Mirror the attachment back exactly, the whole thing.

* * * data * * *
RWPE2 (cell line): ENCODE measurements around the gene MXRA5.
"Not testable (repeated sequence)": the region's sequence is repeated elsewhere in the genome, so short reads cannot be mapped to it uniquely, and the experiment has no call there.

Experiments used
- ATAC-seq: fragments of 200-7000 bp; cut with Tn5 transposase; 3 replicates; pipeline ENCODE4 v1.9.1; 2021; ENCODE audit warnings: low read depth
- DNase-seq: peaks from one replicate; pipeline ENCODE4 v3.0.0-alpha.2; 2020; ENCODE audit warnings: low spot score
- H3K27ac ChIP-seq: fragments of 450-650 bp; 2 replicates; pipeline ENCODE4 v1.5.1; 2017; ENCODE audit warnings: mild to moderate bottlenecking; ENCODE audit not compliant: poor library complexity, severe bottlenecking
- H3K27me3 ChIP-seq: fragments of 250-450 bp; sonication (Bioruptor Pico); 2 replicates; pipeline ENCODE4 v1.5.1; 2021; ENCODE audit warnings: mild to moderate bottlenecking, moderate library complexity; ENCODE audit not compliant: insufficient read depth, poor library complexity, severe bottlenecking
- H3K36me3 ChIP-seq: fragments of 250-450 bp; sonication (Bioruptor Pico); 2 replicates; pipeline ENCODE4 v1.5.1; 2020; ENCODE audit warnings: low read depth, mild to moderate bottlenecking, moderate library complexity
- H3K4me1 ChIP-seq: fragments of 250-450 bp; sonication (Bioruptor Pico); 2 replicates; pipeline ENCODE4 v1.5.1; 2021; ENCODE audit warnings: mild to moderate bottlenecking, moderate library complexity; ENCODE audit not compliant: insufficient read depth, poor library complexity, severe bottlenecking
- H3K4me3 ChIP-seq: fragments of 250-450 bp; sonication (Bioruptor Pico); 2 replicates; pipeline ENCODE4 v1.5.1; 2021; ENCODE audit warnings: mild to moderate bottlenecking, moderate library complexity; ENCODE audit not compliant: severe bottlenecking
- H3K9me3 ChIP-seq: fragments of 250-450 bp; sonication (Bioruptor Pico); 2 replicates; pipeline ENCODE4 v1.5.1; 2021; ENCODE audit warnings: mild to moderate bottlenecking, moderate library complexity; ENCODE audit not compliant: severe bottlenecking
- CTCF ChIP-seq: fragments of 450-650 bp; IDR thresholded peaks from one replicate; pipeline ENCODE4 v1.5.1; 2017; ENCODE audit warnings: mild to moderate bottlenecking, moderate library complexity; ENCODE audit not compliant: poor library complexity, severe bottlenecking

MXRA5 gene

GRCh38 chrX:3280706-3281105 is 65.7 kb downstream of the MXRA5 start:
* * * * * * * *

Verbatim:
RWPE2 (cell line): ENCODE measurements around the gene MXRA5.
"Not testable (repeated sequence)": the region's sequence is repeated elsewhere in the genome, so short reads cannot be mapped to it uniquely, and the experiment has no call there.

Experiments used
- ATAC-seq: fragments of 200-7000 bp; cut with Tn5 transposase; 3 replicates; pipeline ENCODE4 v1.9.1; 2021; ENCODE audit warnings: low read depth
- DNase-seq: peaks from one replicate; pipeline ENCODE4 v3.0.0-alpha.2; 2020; ENCODE audit warnings: low spot score
- H3K27ac ChIP-seq: fragments of 450-650 bp; 2 replicates; pipeline ENCODE4 v1.5.1; 2017; ENCODE audit warnings: mild to moderate bottlenecking; ENCODE audit not compliant: poor library complexity, severe bottlenecking
- H3K27me3 ChIP-seq: fragments of 250-450 bp; sonication (Bioruptor Pico); 2 replicates; pipeline ENCODE4 v1.5.1; 2021; ENCODE audit warnings: mild to moderate bottlenecking, moderate library complexity; ENCODE audit not compliant: insufficient read depth, poor library complexity, severe bottlenecking
- H3K36me3 ChIP-seq: fragments of 250-450 bp; sonication (Bioruptor Pico); 2 replicates; pipeline ENCODE4 v1.5.1; 2020; ENCODE audit warnings: low read depth, mild to moderate bottlenecking, moderate library complexity
- H3K4me1 ChIP-seq: fragments of 250-450 bp; sonication (Bioruptor Pico); 2 replicates; pipeline ENCODE4 v1.5.1; 2021; ENCODE audit warnings: mild to moderate bottlenecking, moderate library complexity; ENCODE audit not compliant: insufficient read depth, poor library complexity, severe bottlenecking
- H3K4me3 ChIP-seq: fragments of 250-450 bp; sonication (Bioruptor Pico); 2 replicates; pipeline ENCODE4 v1.5.1; 2021; ENCODE audit warnings: mild to moderate bottlenecking, moderate library complexity; ENCODE audit not compliant: severe bottlenecking
- H3K9me3 ChIP-seq: fragments of 250-450 bp; sonication (Bioruptor Pico); 2 replicates; pipeline ENCODE4 v1.5.1; 2021; ENCODE audit warnings: mild to moderate bottlenecking, moderate library complexity; ENCODE audit not compliant: severe bottlenecking
- CTCF ChIP-seq: fragments of 450-650 bp; IDR thresholded peaks from one replicate; pipeline ENCODE4 v1.5.1; 2017; ENCODE audit warnings: mild to moderate bottlenecking, moderate library complexity; ENCODE audit not compliant: poor library complexity, severe bottlenecking

MXRA5 gene

GRCh38 chrX:3280706-3281105 is 65.7 kb downstream of the MXRA5 start: